The Studebaker Avanti: the car that just refused to die.
By the time the Avanti was introduced in 1962, the once competitive Studebaker was steadily and quickly approaching its last legs. The Avanti’s basic shape and concept, on the other hand, were produced until 2006.
The basic sketch was allegedly made on the middle of a flight by the newly-in-charge Sherwood Egbert. After some perfecting it was launched on April 26th, 1962.
Not much needs to be said about the design, it is unbelievably pretty and in my opinion could hold a candle against the Citroen SM. Unfortunately, there was a problem: fiberglass.
There was simply no end to the problems Studebaker had with the fiberglass body of the Avanti. Oddly enough though, the plant that was chosen to make the bodywork was the same one that did the Corvette, a car the Avanti was supposed to take on.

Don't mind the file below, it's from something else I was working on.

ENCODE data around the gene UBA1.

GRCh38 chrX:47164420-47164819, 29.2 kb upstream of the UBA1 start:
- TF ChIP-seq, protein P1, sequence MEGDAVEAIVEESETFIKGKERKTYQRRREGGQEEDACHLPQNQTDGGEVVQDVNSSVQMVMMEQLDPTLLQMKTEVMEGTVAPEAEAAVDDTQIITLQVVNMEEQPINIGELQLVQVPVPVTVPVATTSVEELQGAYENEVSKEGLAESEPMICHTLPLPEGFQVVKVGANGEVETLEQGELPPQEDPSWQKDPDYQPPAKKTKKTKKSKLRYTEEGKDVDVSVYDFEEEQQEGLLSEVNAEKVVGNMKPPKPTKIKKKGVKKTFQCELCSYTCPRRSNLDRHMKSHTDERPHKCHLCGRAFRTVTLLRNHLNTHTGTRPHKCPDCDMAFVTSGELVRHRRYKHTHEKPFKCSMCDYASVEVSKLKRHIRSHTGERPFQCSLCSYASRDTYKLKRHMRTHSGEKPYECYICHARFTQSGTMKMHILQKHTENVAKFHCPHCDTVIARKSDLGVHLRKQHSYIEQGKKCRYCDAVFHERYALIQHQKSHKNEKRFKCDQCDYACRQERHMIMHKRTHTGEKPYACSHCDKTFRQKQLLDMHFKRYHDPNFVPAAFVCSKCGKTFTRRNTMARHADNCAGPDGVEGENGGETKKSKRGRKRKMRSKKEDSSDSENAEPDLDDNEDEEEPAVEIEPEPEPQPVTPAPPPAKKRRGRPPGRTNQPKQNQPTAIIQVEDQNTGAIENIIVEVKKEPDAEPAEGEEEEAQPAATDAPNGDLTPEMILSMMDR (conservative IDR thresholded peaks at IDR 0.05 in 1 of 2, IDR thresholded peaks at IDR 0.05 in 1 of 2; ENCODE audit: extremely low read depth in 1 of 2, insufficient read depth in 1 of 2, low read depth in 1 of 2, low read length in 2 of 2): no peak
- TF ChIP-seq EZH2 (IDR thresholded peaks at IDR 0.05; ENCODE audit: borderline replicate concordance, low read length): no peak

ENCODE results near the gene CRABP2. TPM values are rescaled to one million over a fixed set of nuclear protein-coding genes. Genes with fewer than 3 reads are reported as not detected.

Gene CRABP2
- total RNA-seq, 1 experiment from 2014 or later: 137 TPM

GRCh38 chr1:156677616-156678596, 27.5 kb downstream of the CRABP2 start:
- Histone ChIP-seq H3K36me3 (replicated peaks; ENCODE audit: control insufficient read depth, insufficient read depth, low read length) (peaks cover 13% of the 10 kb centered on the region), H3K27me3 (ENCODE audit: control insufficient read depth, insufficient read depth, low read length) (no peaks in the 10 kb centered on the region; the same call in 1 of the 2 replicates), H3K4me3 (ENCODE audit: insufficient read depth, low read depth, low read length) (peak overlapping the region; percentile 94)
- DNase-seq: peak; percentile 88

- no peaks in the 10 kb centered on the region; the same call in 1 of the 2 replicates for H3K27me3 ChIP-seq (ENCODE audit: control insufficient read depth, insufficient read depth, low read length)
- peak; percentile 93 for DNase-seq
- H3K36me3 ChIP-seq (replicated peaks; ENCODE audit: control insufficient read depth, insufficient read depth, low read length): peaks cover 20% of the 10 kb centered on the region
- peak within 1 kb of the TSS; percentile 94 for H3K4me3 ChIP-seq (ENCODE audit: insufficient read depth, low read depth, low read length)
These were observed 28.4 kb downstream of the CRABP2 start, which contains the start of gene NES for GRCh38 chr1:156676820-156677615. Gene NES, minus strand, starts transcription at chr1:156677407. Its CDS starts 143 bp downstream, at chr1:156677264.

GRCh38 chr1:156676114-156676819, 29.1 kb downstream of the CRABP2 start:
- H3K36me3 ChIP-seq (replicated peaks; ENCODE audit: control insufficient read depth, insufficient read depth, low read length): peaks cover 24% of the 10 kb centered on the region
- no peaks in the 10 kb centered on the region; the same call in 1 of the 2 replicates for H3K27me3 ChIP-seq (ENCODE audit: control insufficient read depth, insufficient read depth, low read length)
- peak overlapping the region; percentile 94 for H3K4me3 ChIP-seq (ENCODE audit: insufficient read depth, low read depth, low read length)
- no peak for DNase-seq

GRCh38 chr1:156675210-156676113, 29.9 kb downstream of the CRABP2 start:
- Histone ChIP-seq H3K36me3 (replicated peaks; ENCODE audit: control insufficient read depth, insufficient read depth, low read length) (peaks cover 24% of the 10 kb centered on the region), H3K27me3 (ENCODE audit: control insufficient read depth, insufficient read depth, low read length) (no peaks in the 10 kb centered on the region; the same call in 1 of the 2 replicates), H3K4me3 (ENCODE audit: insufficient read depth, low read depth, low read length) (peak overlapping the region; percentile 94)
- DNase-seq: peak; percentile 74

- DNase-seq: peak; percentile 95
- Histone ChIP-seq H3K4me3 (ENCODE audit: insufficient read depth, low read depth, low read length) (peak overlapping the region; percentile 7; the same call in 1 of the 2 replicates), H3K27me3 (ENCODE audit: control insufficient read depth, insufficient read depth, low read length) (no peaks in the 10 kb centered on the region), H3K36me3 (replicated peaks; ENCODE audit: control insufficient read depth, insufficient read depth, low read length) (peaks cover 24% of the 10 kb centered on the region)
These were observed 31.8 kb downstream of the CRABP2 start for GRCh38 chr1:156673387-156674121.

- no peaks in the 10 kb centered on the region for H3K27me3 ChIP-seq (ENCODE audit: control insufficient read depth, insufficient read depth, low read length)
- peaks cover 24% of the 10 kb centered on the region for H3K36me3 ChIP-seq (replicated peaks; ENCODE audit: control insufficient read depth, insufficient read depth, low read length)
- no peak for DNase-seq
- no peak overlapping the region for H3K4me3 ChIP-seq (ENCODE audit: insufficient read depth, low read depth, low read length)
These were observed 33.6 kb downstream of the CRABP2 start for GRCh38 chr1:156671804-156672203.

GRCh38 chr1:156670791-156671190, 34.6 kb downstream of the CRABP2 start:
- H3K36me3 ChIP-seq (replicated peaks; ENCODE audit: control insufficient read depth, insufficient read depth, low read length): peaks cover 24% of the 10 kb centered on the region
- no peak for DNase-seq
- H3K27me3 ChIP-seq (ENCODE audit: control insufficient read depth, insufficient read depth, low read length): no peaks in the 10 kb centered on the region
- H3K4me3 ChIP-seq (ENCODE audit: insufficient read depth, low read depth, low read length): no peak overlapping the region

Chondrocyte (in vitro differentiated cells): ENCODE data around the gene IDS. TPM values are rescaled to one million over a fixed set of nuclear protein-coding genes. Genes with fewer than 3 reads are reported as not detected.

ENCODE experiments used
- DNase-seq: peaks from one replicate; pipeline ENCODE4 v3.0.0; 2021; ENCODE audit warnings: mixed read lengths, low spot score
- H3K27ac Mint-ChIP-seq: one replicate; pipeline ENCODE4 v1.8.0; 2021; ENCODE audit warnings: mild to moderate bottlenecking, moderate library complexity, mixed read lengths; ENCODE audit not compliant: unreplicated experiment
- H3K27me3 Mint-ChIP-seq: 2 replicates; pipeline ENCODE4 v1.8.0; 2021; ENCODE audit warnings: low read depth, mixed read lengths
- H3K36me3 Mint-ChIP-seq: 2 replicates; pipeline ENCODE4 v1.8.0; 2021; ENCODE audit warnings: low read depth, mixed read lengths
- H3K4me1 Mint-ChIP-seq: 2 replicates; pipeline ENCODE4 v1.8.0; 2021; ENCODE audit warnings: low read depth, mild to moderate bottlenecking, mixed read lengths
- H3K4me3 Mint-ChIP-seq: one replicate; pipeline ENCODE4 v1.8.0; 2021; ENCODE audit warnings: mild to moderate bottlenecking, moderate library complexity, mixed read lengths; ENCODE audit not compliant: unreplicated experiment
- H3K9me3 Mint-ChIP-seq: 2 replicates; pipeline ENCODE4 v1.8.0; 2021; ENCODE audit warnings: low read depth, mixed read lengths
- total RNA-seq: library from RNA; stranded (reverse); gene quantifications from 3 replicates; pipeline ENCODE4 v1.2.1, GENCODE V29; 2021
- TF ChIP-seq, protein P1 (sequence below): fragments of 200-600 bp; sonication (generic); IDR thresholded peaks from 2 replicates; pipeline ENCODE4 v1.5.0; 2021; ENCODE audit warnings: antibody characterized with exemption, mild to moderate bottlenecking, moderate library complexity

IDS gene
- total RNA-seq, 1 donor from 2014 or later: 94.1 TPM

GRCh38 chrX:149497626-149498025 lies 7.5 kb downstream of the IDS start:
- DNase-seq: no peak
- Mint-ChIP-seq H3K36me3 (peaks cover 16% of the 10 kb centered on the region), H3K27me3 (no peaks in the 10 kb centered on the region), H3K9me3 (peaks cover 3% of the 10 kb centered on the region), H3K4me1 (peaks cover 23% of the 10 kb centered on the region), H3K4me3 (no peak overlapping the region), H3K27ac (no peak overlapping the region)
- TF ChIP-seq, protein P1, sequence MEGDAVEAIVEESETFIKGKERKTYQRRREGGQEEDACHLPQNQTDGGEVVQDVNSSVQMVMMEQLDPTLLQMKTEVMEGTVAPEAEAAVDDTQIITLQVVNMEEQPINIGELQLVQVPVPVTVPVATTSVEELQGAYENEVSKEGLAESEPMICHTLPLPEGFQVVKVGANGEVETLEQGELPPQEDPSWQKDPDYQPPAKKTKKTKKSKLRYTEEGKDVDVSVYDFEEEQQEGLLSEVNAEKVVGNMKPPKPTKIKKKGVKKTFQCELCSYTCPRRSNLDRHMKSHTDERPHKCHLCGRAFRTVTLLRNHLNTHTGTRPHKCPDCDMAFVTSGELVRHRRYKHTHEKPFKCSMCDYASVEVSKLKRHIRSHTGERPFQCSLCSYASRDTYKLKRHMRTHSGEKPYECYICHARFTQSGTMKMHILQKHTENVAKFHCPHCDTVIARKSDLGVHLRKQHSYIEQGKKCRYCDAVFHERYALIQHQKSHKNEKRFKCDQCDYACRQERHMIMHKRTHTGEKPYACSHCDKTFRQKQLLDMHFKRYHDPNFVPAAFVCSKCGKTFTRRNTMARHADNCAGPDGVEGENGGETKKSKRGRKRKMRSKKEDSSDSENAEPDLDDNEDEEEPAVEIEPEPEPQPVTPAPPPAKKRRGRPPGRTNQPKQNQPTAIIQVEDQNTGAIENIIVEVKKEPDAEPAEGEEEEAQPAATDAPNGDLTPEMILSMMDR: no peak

It lasted just a year before it was axed, with the tooling sold to the local Avanti dealerships. And then, the Avanti II was born.
Similar as it was to its predecessor, it was made from leftover Studebaker chassis’, but now they were hand built and, ironically, powered by a Corvette engine.
In 1982, it was bought up by a real estate developer, who stuffed square headlamps on the car, dropped the “II”, and called it a day. But the company folded in 1986. Enter Michael Kelly. Mostly known by the FBI for screwing innocent, elderly people out of their retirement funds. He bought Avanti, redesigned it, and placed it on a Chevy Monte Carlo platform. It was no longer the nice car of the 60′s, it couldn’t even hold a candle to it.
Somehow it managed to run until 2006, when Kelly was arrested. Truth be told, however, it was probably a mercy kill. So there you have it: our latest Car of the Week, and a textbook example on how things can go horribly wrong.
Image Credits (From top to bottom):
Image 1: Wikimedia Commons
Image 3: Wikimedia Commons